As I saw how the standards were being implemented, and read the comments of others, I liked the CCSS less and less.  There is a consensus that the primary grade standards are terrible inappropriate for the developmental stage of the children.  If we are to raise achievement of the older children, we must start by improving instruction in the early grades, but introducing tasks that are not developmentally appropriate, does not improve instruction.
     To me, the notion of "close reading," not linking what is read to prior knowledge, is insanity.  For the last 20 years cognitive psychology has been based on the idea that learning requires the mental construction of webs of linked memories.  If memories are not linked with other ideas and processes, they cannot be retrieved!!  If what is learned can't be retrieved for use in new situations, it is worthless.  This outlook was central whole career and my research, so I am horrified at the idea that David Coleman and his CCSS crew would have us set it aside.  When I speak to other reading faculty who did not specialize as much in this aspect of reading, they are also horrified by "close reading."
     The idea of having children do more thinking and more writing is very dear to my notions of progressive education, so when I see the new tests still using multiple choice questions, I am flabbergasted.  How can you test critical thinking using multiple choice tests?  Isn't the point of critical thinking to teach children to wrestle with real questions that don't have a single right answer?
     If you want to teach children to write well, you must have small enough classes so that teachers can critique children's compositions.  Especially in middle school and high school, if you have 145 students, you cannot read and critique a composition by every student every week.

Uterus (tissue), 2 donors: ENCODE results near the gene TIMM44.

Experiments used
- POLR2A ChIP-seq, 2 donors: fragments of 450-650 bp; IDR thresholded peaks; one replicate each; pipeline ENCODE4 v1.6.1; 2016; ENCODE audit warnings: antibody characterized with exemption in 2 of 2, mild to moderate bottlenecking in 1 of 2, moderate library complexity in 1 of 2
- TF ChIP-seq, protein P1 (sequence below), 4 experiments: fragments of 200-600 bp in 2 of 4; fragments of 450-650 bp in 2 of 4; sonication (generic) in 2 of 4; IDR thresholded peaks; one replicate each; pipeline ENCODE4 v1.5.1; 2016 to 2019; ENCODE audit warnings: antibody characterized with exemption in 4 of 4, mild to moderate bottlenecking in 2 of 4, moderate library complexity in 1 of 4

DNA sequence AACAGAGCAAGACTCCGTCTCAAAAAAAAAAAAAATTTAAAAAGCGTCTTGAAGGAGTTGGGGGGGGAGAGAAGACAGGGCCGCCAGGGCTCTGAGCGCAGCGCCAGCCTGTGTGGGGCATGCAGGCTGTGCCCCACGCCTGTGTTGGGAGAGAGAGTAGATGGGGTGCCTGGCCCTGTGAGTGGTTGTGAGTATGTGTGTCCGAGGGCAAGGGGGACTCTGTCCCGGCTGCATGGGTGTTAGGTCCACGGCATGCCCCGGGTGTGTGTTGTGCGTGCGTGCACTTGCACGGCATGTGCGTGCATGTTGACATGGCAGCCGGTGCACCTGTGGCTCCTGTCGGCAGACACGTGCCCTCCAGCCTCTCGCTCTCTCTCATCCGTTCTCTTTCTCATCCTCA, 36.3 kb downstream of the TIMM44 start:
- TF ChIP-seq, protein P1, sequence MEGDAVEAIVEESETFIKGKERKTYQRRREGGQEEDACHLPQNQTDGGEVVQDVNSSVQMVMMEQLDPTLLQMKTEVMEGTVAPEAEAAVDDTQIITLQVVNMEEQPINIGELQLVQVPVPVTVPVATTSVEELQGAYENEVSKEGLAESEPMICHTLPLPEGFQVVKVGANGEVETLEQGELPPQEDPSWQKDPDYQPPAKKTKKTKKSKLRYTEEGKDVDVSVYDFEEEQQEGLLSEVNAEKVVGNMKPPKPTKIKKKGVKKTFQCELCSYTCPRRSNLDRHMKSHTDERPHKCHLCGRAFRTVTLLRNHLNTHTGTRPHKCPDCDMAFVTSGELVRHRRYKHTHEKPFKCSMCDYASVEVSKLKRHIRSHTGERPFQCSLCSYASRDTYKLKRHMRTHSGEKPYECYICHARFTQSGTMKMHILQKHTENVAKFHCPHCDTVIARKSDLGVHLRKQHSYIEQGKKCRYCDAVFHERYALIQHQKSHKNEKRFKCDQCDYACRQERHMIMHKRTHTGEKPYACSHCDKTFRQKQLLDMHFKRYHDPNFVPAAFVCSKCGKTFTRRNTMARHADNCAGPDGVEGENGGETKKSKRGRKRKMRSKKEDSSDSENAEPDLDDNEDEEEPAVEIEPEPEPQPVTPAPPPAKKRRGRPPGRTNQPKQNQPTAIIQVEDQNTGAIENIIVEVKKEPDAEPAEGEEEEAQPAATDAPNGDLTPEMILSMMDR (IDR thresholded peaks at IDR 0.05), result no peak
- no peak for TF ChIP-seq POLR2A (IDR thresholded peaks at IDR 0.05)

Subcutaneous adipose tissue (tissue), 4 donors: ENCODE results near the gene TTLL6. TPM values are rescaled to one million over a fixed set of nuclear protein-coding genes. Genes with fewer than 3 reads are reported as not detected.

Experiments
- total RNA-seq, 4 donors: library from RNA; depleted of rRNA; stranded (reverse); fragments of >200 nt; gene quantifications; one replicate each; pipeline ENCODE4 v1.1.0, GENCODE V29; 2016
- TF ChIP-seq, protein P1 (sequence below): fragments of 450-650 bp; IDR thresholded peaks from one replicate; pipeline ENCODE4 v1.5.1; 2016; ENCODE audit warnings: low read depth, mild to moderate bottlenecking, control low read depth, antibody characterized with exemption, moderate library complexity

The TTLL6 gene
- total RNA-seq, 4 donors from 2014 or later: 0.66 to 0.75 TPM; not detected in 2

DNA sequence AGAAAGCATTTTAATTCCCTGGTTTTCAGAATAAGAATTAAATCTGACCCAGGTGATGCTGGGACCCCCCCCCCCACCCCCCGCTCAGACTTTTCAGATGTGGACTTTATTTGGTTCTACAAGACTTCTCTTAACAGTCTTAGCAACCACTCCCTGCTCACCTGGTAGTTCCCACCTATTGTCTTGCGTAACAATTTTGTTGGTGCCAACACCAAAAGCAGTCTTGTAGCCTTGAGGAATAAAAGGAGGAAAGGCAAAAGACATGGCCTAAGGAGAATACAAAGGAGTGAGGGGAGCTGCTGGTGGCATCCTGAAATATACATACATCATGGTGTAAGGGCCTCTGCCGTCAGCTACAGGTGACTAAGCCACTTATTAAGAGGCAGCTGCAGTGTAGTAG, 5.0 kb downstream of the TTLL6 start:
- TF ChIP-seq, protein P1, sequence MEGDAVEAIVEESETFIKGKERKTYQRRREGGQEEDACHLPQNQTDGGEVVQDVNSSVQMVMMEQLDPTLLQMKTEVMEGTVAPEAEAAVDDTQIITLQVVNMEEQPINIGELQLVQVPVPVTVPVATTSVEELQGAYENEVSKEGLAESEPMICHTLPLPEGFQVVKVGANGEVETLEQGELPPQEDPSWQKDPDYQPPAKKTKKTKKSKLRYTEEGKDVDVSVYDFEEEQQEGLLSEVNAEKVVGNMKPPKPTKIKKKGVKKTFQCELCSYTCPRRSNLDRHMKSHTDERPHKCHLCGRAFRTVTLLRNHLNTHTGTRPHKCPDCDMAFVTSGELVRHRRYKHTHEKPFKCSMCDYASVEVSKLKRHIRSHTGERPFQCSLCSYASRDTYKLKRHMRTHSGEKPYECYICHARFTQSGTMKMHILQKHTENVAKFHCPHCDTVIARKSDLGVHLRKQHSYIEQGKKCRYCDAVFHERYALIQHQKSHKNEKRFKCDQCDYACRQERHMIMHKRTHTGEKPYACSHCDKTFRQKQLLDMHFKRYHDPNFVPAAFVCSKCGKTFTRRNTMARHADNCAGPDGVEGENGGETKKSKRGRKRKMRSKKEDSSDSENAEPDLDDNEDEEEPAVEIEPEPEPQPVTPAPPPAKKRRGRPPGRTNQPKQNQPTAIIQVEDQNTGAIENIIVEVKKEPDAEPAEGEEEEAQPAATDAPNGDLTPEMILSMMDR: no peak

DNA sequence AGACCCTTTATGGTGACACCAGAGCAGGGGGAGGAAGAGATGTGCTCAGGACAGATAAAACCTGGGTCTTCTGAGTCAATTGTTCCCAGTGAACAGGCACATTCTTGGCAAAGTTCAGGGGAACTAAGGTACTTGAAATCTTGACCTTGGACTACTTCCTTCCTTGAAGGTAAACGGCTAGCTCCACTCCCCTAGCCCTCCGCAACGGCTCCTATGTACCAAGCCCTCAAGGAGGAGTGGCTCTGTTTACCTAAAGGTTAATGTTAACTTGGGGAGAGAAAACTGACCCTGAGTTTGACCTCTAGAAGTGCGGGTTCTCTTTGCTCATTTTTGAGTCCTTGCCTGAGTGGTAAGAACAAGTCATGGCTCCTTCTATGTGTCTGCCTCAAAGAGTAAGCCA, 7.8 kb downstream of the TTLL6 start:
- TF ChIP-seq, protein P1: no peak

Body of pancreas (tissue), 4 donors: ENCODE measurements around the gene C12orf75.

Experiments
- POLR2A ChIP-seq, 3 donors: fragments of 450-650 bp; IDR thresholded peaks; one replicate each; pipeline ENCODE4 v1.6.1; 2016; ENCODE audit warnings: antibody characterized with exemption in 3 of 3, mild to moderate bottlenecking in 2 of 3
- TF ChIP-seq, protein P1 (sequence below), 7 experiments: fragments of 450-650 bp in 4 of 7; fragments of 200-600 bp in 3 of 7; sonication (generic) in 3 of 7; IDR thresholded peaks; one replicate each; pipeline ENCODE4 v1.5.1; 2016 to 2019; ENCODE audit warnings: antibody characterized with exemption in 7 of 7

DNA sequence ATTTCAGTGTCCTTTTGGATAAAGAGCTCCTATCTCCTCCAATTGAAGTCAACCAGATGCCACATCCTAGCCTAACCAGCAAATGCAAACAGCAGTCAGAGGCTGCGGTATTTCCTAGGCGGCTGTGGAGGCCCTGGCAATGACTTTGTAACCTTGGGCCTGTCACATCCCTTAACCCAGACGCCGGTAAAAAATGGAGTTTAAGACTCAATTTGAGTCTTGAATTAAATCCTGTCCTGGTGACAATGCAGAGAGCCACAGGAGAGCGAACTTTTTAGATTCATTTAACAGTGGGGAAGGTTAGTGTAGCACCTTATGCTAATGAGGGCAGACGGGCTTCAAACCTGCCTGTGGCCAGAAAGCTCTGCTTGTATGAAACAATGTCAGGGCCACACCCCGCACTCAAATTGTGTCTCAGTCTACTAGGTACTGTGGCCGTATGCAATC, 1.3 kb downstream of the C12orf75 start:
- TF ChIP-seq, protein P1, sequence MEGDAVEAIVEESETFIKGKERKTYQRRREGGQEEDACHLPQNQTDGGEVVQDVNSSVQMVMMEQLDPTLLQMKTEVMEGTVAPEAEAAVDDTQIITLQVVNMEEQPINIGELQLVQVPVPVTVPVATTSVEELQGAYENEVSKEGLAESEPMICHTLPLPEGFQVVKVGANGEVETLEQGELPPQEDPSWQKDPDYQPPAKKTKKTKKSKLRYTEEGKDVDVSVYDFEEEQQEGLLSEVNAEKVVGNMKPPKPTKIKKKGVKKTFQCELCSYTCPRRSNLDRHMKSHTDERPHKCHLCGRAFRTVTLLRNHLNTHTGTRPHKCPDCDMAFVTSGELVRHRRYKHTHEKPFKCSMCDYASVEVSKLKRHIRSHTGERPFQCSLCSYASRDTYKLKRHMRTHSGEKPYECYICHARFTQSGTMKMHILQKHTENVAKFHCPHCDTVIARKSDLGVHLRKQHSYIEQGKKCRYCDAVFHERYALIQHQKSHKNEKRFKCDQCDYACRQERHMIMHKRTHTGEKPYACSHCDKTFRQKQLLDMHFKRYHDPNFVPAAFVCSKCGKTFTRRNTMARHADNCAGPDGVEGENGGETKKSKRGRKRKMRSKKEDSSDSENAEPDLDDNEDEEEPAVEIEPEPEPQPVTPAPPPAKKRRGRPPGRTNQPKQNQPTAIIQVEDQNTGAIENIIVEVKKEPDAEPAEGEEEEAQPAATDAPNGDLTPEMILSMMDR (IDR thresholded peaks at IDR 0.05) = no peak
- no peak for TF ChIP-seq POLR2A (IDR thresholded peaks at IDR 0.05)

Another horrifying problem is that SMART and PARCC, the two consortia creating the common core exams, intend to use computers to grade essay questions.  I cannot believe that computers will be good judges of coherence and rhetoric.  I am sure that they will not be able to recognize and reward originality.
     Thus, I have concluded that I cannot in good faith, support the use of the Common Core State Standards as they are being implemented.
Mike Schirtzer from MORE commented:
As a student of psychology, especially Piaget, Gardner, and Chomsky- I have to say this is an amazing analysis!
I teach high school psych and we always look at the cognitive process, why thinking critically is better for development than rote memorization. It is clear the common core and standardized testing stands against all cognitive research of what is most effective for a sound education.